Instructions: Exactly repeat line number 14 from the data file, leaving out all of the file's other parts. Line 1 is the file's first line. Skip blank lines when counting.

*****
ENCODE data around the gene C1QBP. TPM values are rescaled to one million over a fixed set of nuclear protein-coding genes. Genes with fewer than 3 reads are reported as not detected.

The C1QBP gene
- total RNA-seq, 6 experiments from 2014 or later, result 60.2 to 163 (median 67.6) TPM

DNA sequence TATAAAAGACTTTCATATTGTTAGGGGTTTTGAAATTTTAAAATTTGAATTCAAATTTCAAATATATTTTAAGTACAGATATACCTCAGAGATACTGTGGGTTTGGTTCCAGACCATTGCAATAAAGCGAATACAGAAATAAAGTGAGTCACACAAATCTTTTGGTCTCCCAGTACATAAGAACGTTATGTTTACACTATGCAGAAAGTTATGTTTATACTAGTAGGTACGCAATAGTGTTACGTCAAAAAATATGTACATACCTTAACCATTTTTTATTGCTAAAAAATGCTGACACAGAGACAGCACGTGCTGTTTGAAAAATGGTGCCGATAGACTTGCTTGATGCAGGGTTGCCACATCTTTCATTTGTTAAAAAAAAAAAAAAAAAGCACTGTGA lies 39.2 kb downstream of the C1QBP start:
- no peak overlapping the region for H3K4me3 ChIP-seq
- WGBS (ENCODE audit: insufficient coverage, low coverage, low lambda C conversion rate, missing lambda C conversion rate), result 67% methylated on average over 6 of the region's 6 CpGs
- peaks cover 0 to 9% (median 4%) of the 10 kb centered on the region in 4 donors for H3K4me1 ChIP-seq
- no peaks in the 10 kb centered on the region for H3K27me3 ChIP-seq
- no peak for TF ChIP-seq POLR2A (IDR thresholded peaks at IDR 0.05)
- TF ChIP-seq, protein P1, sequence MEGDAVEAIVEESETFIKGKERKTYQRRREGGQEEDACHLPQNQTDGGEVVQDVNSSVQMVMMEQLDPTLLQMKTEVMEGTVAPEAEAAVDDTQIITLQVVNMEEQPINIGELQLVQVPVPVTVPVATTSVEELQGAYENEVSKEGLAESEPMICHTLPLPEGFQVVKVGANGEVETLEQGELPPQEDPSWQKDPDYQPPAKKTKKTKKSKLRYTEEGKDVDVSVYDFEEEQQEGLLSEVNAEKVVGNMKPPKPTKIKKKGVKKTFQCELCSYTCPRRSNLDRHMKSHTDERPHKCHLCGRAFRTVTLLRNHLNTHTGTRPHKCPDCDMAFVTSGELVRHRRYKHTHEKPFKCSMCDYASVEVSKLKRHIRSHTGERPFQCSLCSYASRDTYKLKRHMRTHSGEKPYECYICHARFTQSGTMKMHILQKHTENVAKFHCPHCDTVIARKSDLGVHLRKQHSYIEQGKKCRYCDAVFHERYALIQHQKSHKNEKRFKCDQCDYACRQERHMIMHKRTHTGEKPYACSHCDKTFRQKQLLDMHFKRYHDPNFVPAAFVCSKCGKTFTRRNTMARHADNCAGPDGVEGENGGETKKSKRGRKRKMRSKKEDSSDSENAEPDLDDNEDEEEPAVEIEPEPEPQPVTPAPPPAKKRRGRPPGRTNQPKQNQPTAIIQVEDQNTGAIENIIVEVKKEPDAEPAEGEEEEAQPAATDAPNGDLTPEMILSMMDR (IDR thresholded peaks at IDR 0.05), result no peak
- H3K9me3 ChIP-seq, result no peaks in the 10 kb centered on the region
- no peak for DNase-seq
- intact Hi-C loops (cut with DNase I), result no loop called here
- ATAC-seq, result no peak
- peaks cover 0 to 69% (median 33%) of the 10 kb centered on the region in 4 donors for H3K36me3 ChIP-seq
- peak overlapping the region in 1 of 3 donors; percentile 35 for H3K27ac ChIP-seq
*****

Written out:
- ATAC-seq, result no peak